TOOL Six Tips on How to Weather a Twitterstorm

By Abbey Klaassen

Jun. 3, 2009

Thanks to Twitter, Facebook and YouTube, all sorts of new critics and activists are finding their voices amplified online. So what to do when an online firestorm erupts?

The two most recent case studies are Amazon—which was recently the target of a “Twitterstorm,” as thousands of titles, many of them gay- and lesbian-themed, disappeared from its all-important sales ranking system—and Domino’s, whose public relations problem lies in a YouTube video showing two employees defacing a yet-to-be-delivered sandwich.

“Credibility is the currency of the ‘new normal,’ ” says Steve Cody, managing partner and co-founder of communications firm Peppercom. “Tell me what happened yourself. Don’t allow me to hear it from others. If I do, I’ll lose my faith and trust in you. And, in an era when faith and trust has been tested to the breaking points, brands like Amazon and Domino’s need to be a whole lot smarter and a whole lot swifter.”

Here, six tips for if—or when—it happens to your organization.

1. Listen to the what—and to the who. Sure, the usual advice about having a social-media-monitoring infrastructure is important, but not nearly as important as knowing exactly who’s doing the talking and gauging where that might lead. Who’s angry—and how angry are they? Is the uproar isolated or widespread? Are these people your customers or not?

Priority No. 1 has to be the people who make up the majority of your company’s customers.

2. It’s OK to say, “We don’t know.” By far the biggest issue most of the angry Twitterers had was that Amazon didn’t respond quickly and, when it did, the vague answer it offered—the problem was a “glitch in the system” that was being fixed—didn’t satisfy the masses who had already gotten fired up. The next response from Amazon came a day later, when it issued a statement calling the incident an “embarrassing and ham-fisted cataloging error.”

Now, it’s likely Amazon didn’t really know what was going on—at one point a hacker even tried to take credit for the issue—but most social media experts say that wasn’t the problem.

“A lot of people have this idea that you can only respond when you have every ‘i’ dotted and ‘t’ crossed and have figured out what’s going on,” says Jeff Rutherford, founder of Jeff Rutherford Media Relations. “It’s perfectly fine if you say, ‘We’re aware there’s an issue; we’re not ignoring it, and we’re working hard to get to the bottom of it.’“ Amazon has always been tight-lipped from a public relations standpoint, and in this case it cost them.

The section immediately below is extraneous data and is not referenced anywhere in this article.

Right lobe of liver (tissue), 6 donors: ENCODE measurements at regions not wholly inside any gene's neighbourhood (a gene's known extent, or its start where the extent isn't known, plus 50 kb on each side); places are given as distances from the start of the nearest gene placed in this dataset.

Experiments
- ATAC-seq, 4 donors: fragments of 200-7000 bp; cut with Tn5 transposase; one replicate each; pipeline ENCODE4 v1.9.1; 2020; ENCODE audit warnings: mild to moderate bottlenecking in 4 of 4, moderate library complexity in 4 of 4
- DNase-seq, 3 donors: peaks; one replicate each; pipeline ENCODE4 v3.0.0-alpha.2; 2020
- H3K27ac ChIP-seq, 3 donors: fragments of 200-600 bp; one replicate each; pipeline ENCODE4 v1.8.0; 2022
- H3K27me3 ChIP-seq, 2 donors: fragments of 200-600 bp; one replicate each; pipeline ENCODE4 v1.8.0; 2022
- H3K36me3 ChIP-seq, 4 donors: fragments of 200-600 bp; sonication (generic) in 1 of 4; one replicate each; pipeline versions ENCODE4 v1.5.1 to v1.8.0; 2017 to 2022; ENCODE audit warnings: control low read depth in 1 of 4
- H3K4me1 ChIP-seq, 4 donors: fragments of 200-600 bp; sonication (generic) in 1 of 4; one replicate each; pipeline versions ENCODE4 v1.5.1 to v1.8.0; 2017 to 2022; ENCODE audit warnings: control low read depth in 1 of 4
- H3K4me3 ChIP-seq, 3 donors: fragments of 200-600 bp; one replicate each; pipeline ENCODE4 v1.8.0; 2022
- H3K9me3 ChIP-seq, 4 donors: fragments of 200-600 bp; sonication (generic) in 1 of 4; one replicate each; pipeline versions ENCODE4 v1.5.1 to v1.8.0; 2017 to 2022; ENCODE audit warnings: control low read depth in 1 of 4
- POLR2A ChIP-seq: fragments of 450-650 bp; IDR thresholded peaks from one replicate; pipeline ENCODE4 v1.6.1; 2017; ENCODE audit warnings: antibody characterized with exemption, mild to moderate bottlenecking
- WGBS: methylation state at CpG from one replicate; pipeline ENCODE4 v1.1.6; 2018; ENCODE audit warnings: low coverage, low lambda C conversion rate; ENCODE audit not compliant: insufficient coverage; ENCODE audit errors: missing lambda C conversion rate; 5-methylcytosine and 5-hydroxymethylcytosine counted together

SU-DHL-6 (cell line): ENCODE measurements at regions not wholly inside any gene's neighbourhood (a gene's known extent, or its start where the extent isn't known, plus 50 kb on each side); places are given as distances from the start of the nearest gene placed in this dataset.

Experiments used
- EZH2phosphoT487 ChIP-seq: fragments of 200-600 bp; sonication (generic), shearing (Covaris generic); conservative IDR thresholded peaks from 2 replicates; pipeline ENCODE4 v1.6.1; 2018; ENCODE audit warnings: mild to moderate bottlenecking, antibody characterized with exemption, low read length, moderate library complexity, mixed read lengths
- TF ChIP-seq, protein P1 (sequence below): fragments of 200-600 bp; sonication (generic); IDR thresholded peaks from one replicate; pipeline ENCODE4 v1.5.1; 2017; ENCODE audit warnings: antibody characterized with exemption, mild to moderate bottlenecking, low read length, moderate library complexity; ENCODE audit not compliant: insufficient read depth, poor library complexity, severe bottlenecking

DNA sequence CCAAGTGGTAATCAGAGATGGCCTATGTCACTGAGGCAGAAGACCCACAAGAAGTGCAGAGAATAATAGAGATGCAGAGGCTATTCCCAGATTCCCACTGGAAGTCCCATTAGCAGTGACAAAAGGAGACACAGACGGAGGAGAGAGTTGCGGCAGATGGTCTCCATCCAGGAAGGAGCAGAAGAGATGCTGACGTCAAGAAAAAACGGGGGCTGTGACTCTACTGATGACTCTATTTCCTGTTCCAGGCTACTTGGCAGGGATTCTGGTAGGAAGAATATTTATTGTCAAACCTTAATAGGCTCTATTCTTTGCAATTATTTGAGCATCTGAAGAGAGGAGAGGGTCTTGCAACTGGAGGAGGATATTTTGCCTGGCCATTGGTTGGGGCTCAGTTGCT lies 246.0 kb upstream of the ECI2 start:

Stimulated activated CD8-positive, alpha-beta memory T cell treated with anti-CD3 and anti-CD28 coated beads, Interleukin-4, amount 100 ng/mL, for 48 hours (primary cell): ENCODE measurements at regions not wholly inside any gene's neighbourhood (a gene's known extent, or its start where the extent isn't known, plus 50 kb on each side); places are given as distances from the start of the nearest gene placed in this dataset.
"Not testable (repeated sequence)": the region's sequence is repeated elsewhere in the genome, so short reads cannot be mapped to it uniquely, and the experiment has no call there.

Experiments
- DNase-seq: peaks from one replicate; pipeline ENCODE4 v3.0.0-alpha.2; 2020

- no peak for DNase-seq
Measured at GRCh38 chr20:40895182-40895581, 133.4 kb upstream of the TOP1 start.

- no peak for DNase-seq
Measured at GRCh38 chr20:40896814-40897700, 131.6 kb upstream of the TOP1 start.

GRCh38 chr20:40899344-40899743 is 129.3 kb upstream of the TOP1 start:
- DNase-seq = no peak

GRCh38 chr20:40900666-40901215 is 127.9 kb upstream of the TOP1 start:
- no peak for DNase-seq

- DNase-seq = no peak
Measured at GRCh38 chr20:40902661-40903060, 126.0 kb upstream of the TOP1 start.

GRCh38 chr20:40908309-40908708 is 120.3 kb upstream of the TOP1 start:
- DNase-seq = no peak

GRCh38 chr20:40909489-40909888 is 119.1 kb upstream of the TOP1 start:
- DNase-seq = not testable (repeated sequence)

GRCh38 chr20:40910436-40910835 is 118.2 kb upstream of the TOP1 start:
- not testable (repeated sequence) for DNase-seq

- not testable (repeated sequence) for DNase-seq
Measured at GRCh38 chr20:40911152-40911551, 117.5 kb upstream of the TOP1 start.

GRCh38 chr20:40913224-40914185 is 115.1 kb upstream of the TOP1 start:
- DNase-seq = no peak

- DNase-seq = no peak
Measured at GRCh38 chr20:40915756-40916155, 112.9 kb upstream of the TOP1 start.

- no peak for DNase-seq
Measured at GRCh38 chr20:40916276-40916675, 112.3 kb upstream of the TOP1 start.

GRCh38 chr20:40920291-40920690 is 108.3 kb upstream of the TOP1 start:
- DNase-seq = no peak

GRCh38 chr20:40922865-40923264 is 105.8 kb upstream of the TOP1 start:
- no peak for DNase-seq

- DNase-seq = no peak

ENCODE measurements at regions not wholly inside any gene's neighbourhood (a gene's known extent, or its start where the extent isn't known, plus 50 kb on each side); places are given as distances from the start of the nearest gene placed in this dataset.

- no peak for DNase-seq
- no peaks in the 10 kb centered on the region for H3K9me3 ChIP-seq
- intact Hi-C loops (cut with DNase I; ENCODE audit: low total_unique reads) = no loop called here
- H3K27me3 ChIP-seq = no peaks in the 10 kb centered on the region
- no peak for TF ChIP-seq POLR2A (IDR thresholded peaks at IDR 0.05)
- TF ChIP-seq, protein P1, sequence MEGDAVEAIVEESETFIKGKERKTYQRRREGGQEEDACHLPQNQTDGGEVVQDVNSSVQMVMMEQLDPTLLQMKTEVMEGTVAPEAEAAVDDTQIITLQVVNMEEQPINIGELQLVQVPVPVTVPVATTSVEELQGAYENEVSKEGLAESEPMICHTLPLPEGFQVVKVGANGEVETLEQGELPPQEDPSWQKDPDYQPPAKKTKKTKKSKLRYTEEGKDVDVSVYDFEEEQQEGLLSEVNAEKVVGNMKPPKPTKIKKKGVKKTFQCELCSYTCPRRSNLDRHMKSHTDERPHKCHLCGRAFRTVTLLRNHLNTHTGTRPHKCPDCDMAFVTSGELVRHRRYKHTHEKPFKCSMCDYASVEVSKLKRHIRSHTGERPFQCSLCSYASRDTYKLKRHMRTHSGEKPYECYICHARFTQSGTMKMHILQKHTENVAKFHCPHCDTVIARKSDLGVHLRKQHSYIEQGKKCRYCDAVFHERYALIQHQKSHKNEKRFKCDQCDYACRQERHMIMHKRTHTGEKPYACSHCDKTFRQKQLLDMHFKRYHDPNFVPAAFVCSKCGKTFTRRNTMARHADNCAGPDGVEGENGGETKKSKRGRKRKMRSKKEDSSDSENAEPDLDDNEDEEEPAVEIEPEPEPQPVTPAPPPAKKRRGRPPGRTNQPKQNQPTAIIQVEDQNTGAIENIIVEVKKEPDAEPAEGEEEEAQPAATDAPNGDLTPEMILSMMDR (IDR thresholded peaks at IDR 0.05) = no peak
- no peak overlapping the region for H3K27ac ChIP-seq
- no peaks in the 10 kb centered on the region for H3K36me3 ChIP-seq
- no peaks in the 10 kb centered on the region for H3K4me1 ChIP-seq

3. Address the crowd where it’s gathered. Understandably, companies don’t necessarily want to call attention to a crisis by making a big, flashy statement. After all, in many cases (and some would argue most) these firestorms don’t leave the insular communities in which they start. While a small number of consumers had heard about the Motrin debacle, the brand called further attention to the issue when it issued a public apology on its Web site and confused consumers who ended up there for completely unrelated reasons.

Amazon would have gone a long way toward quelling the uproar by addressing it on Twitter, where it was largely taking place. And had it swallowed its pride and tagged the posts #amazonfail, it would have been rewarded with hundreds of retweets—valuable earned media from the crowd it had previously angered.

“You don’t have to bow to the Twitter torches and do everything they tell you to do,” says Jackie Huba, co-author of the Church of the Customer blog. “But you can’t stick your head in the sand and ignore this building, growing outrage about what you’re doing.” A little secret about human nature: Knowing someone is listening to you is often more important than getting exactly what you want.

4. Tone matters. In the case of Amazon, what grabbed several observers was the incongruity of its cold-sounding responses (“The problem is a glitch and it’s being fixed”) and the friendly, easy brand persona it has cultivated over the years.

“People don’t expect companies—even Amazon—to be infallible,” says Diane Hessan, CEO of Communispace. “They do expect those companies to want to learn, to want to engage with their customers, to want to listen hard, and to show genuine commitment to fixing the problems, with the human voice that they’ve become known for.”

5. Explain how you’ll address the future. So Amazon’s issue was a mistake, a cataloging error. Most people seem to be buying that. But what if it happens again? And how should Domino’s assure customers its sandwiches are safe? Marketers must communicate how they will prevent future pitfalls.

“I’d rather be open and transparent about a problem such as the ones you describe, own up to it, explain why it happened, talk about what steps have been put in place to ensure it doesn’t happen again and, critically, apologize for the mistake,” says Peppercom’s Cody.

6. Invest now to prepare for accidents later. Strong, emotional brands that have built up years of consumer good will seem to be more insulated from long-term hurt. Few consumers judged much-loved Whole Foods when its CEO was caught posting comments on financial sites under a fake name. Another consumer darling, JetBlue, has recovered valiantly from its Valentine’s Day massacre, in which passengers were left stranded on board on a runway for eight hours.

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